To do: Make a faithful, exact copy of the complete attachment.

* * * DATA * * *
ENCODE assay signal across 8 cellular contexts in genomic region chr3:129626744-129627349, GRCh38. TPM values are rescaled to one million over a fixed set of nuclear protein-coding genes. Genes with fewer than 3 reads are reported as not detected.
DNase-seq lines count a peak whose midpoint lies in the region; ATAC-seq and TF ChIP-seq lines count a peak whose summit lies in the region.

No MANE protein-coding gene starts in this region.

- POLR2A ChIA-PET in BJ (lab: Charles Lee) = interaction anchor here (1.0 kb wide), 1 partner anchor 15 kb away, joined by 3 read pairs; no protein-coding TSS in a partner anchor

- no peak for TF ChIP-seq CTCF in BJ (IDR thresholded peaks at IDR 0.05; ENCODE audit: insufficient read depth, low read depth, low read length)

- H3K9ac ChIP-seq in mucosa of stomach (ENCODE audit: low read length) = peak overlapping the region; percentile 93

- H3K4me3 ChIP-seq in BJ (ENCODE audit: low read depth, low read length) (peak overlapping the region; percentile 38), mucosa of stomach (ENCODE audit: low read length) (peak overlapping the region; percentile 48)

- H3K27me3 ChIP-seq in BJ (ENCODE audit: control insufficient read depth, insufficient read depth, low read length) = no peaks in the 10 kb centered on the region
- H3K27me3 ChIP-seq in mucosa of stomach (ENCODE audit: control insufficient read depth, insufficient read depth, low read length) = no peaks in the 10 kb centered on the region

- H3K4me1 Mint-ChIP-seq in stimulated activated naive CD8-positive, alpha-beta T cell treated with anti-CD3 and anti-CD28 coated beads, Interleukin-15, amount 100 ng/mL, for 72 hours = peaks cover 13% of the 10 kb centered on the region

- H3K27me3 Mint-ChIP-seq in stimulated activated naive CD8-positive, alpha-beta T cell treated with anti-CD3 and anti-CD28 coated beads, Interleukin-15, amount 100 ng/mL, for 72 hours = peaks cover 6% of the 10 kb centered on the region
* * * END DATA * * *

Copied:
ENCODE assay signal across 8 cellular contexts in genomic region chr3:129626744-129627349, GRCh38. TPM values are rescaled to one million over a fixed set of nuclear protein-coding genes. Genes with fewer than 3 reads are reported as not detected.
DNase-seq lines count a peak whose midpoint lies in the region; ATAC-seq and TF ChIP-seq lines count a peak whose summit lies in the region.

No MANE protein-coding gene starts in this region.

- POLR2A ChIA-PET in BJ (lab: Charles Lee) = interaction anchor here (1.0 kb wide), 1 partner anchor 15 kb away, joined by 3 read pairs; no protein-coding TSS in a partner anchor

- no peak for TF ChIP-seq CTCF in BJ (IDR thresholded peaks at IDR 0.05; ENCODE audit: insufficient read depth, low read depth, low read length)

- H3K9ac ChIP-seq in mucosa of stomach (ENCODE audit: low read length) = peak overlapping the region; percentile 93

- H3K4me3 ChIP-seq in BJ (ENCODE audit: low read depth, low read length) (peak overlapping the region; percentile 38), mucosa of stomach (ENCODE audit: low read length) (peak overlapping the region; percentile 48)

- H3K27me3 ChIP-seq in BJ (ENCODE audit: control insufficient read depth, insufficient read depth, low read length) = no peaks in the 10 kb centered on the region
- H3K27me3 ChIP-seq in mucosa of stomach (ENCODE audit: control insufficient read depth, insufficient read depth, low read length) = no peaks in the 10 kb centered on the region

- H3K4me1 Mint-ChIP-seq in stimulated activated naive CD8-positive, alpha-beta T cell treated with anti-CD3 and anti-CD28 coated beads, Interleukin-15, amount 100 ng/mL, for 72 hours = peaks cover 13% of the 10 kb centered on the region

- H3K27me3 Mint-ChIP-seq in stimulated activated naive CD8-positive, alpha-beta T cell treated with anti-CD3 and anti-CD28 coated beads, Interleukin-15, amount 100 ng/mL, for 72 hours = peaks cover 6% of the 10 kb centered on the region